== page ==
Recently, there's been a distinction between a "developer" and a "programmer". Forgive me, I'm not citing the source as I don't feel digging around in Google for a while would help make this point any better, but I read an article stating that "Developers take pre-fabricated items and glue them together, as fast as they can, doing as little programming as necessary, where programmers convert caffeine into code; they live for the sheer idea of programming".
While this holds a good deal of truth, I have my own take on it....
Given I've been doing a great deal of concentrated programming per day every week for the last few years, I feel that I am justified in presenting my own development process and ideals that I find have proven themselves time and time again.
For starters, I agree wholeheartedly on use/modify what's already out there. It makes no sense to reinvent the wheel and introduce errors/create a triangle out of a circle. From a professional standpoint, using pre-existing software and modifying its concept or actual code is many orders of magnitude faster than creating it from scratch. Even horribly mangled spaghetti code is a better starting point than nothing.
Now, my tried and true methods has consisted of this:
Creating applications as fast as possible from existing components. If it doesn't exist, I write something quickly, piggybacking off of other's prior art. This solves the solution of delivering to your client quickly, and being able to get more work in, faster. It takes care of having to write more tests, and introduces less errors. It also follows my mantra of JFDI to a T.
Once this is done, go back and refactor, and make better. This allows you to document things, improve tests, add additional features, and improve the community as a whole. Distribution is key here, more eyes, more fixes.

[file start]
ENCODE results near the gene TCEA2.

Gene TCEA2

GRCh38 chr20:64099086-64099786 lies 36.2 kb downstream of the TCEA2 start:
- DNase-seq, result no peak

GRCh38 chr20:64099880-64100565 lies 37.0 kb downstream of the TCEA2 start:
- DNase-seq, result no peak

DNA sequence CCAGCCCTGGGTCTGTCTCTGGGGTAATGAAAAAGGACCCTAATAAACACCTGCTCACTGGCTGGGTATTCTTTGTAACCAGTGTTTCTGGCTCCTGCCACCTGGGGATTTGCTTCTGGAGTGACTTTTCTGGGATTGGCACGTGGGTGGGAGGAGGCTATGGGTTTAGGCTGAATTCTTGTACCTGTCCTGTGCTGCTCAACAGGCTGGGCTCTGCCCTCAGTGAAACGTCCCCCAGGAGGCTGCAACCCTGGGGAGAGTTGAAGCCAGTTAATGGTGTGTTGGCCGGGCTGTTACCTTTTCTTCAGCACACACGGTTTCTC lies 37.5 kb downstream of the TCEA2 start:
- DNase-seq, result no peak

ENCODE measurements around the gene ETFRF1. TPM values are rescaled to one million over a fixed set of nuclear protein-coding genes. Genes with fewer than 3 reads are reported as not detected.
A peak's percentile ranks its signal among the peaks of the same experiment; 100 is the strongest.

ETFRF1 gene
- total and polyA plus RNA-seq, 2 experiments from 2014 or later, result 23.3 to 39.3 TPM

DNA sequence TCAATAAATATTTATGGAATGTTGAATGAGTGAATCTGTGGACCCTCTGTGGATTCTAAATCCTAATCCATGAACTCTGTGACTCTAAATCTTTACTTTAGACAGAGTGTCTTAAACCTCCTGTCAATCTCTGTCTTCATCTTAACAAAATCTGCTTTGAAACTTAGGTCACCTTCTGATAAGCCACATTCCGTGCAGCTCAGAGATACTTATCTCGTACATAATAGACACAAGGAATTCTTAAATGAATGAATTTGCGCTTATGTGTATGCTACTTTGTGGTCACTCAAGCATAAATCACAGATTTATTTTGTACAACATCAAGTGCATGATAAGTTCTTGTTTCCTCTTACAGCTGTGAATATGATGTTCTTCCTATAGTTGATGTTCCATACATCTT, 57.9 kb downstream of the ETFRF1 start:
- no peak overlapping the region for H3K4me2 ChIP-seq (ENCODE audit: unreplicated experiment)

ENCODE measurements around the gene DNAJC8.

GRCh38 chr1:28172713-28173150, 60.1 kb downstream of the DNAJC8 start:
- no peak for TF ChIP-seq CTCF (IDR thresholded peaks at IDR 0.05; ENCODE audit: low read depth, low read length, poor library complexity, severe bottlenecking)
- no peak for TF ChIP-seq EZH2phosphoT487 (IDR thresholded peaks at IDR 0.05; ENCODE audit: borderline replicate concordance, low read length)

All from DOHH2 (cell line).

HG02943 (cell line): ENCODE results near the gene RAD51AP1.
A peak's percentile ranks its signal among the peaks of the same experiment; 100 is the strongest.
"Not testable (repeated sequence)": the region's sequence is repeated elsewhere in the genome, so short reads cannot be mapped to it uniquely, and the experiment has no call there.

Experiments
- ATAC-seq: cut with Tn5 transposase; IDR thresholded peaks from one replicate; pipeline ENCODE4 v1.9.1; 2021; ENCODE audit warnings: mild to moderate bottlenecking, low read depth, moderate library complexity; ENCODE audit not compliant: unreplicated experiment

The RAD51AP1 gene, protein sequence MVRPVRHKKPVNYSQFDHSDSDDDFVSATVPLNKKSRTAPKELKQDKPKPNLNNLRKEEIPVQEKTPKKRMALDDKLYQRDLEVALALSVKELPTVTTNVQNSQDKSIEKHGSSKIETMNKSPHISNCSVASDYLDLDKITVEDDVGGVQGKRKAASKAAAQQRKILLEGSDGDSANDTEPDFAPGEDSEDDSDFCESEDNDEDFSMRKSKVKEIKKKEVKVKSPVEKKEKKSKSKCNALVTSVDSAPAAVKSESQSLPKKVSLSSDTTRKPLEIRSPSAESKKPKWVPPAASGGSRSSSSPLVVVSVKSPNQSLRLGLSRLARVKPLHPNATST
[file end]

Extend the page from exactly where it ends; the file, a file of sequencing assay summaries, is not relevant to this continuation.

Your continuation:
Get involved, and stay involved, in your framework community that you use. Whether you're a core developer or not, read the TODO lists, patch, fix, contribute. Lather, rinse, repeat. I say spend most of your time here, as things will trickle downhill and you will find yourself having to write less and less boilerplate code and your applications will get to a deliverable state faster and faster, with more reliability and consistency. How many damn ways are you going to search for items? How many ways can you create a blog? What's the end result look like? They're pretty much all the same. Time well spent is optimizing these features from the inside out.
Long story short: HEAD IT OFF AT THE PASS. Fix it at the ROOT of the problem, so that people in the future don't have to use shitty hacks over and over that are probably going to break anyway.
I hope this provides clarity for some and is useful for something other than my own mental sanity in the form of a brain dump :-)